Most people don't want to pay their taxes. One silver lining is the ability to generate credit card spending at an attractive rate.
I pay my taxes by credit card, so in this post I wanted to look at why. Credit card rewards can be more than offset by the fee if you use a credit card.
There are three services that you can use to pay federal taxes by credit card. This is approved by the IRS so it isn't a shady operation. The fees for credit card payments are included.
All of the services accept American Express, Mastercard, and Visa payment methods.
The above fees are used to pay federal income taxes. You may be able to pay state or local taxes with a credit card. The above services can't be used for the different fees.
Everyone has their own situation when it comes to taxes and credit limits. Some people with large tax bills may be in a position where they owe more than their credit limit. How does that happen?
You can make two credit card payments at the same time, according to the IRS. The limit seems to be two credit card payments per payment processor. You can make six payments by credit card with the services. You could make a number of payments per year by credit card if you pay taxes quarterly.
I and many others have been doing it that way for a long time. The IRS allows you to track payments based on your social security number. I have never had a problem with them not showing up on time.
Paying taxes by credit card is a no-brainer if you use a credit card to pay your taxes. A 1.85% convenience fee is a good price for generating credit card spending.
I want to emphasize a couple of points before I discuss the situation under which this makes sense.
It makes sense to pay your taxes by credit card, but you have to pay a fee. No specific order...
Nowadays, the credit card landscape is very competitive and rewards structures have improved a lot. If you use one of the best cards, you should be able to get value that exceeds the fee.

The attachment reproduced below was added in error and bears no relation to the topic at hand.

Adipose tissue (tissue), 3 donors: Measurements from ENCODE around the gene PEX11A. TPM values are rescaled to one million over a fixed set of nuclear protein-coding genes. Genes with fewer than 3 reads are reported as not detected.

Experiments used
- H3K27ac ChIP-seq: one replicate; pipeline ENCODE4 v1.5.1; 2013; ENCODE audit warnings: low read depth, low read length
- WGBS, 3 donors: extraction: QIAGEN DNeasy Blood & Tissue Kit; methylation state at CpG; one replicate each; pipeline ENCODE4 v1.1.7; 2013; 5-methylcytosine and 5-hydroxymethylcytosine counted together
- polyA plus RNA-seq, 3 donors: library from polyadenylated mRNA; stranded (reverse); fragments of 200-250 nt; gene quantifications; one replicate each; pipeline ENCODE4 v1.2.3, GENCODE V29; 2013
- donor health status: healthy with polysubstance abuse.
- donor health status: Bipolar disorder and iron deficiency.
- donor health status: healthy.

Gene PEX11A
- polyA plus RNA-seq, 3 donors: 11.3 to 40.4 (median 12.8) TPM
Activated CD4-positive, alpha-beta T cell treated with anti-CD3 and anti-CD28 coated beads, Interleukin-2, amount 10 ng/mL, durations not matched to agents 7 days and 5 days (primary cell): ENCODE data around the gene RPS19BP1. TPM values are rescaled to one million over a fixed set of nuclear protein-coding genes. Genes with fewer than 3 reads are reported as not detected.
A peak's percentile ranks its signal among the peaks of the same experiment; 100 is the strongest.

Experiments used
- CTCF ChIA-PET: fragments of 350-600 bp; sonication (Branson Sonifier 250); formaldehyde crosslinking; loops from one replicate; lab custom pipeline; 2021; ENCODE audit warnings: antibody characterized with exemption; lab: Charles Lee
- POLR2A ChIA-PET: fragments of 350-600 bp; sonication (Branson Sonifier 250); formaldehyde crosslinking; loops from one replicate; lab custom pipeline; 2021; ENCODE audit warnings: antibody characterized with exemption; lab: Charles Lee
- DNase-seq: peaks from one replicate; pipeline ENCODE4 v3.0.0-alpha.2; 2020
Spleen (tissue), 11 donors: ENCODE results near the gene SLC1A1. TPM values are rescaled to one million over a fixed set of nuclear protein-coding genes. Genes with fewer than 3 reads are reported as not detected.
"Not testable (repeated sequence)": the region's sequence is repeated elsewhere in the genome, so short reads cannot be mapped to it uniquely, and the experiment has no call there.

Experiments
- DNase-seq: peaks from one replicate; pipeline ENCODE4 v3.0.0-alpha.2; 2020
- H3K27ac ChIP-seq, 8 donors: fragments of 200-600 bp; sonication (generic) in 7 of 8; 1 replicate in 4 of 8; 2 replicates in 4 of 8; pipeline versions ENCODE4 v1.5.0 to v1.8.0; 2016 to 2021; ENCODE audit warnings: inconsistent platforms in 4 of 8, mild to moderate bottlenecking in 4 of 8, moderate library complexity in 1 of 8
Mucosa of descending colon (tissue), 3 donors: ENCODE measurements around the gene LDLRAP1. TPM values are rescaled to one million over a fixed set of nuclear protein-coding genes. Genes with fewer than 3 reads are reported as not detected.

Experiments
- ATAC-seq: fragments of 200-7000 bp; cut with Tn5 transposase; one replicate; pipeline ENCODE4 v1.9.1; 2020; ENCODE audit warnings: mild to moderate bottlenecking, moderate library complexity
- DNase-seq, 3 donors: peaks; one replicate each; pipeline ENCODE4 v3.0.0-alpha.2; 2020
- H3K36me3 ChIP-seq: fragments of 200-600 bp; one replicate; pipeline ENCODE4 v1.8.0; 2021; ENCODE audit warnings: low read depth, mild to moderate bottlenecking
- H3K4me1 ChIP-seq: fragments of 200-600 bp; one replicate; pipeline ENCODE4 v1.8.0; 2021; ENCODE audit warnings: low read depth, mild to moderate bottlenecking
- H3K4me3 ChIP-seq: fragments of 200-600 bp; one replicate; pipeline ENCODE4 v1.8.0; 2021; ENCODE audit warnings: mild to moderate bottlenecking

There are a number of cards that can earn up to 2x points per dollar spent.
To me, 1.7 cents per point is the equivalent of a 4% return on spending. Most people would agree that this is a good way to get points for under a cent each. If I could, I would buy points at under one cent per point.
Personal and business cards that earn 2x points are included. Business cards should not be used for personal expenditures. I am trying to get a good idea of the return on spending offered by different cards.
If you use a good cash back card, you can get a 2% return on your spending. A 2% return on spending is probably not worth the hassle, but you can do better than that.
Credit card welcome bonuses require you to spend a certain amount within a certain period. If there is a huge bonus with a significant spending requirement, it may be more than you would normally spend.
Credit card spending can be generated if you pay taxes at a fee of 1.85- 1.98%.
Specific threshold spending bonuses, which are particularly lucrative, are included in the cards with a generally lucrative return on everyday spending.
The World of Hyatt Credit Card has a sweet spot of $15,000 a year. You would earn 15,000 World of Hyatt points, a Category 1 free night award, and six World of Hyatt elite nights if you paid $15,000 for the card. That is a really good value.
You can get a free night award when you spend at least $15,000 on the business card of the hotelier. You would get a free night award at a property that costs up to 150,000 points if you spent $15,000. That is really amazing.
There are more ways to earn elite status in the airline and hotel loyalty programs.
You can get elite status through credit card spending if you earn enough Loyalty Points. If you spend $200,000 on the AAdvantage® Platinum Select® World Elite Mastercard® from American Airlines, you would earn the airline's top tier Executive Platinum.
Is it worth it to only earn through credit card spending? It's likely not. It can be worth it at the margins, at the rate of 1.85- 1.98%.
If you spend $40,000 on the card in a year, you'll get one rewards diamond status, which is a perk for hotels. An extra $740 would be paid if you spent $40,000 on taxes. You would get the following.
It has the potential to be worthwhile.
I don't recommend financing charges on your credit card if you have high interest rates. There are promotional low or no interest rate opportunities on credit cards. If you can finance these charges for a period of time, it will give you more time to spend on other things. Again, I would avoid this if I could, but I think it's worth acknowledging.
I have been using a credit card to pay my taxes for many years and find it to be a great value. I think it's a good idea to be able to generate credit card spending for a fee of less than 2%. It's an easy way to reach minimum spending, it's a great way to accumulate points for under one cent each, and it's also the easiest way to get elite status.
I usually use this opportunity to reach minimum spending requirements on cards, and my default is to use a card that earns 2x points.
Is it possible to pay taxes by credit card, and what is your strategy for choosing which card to use?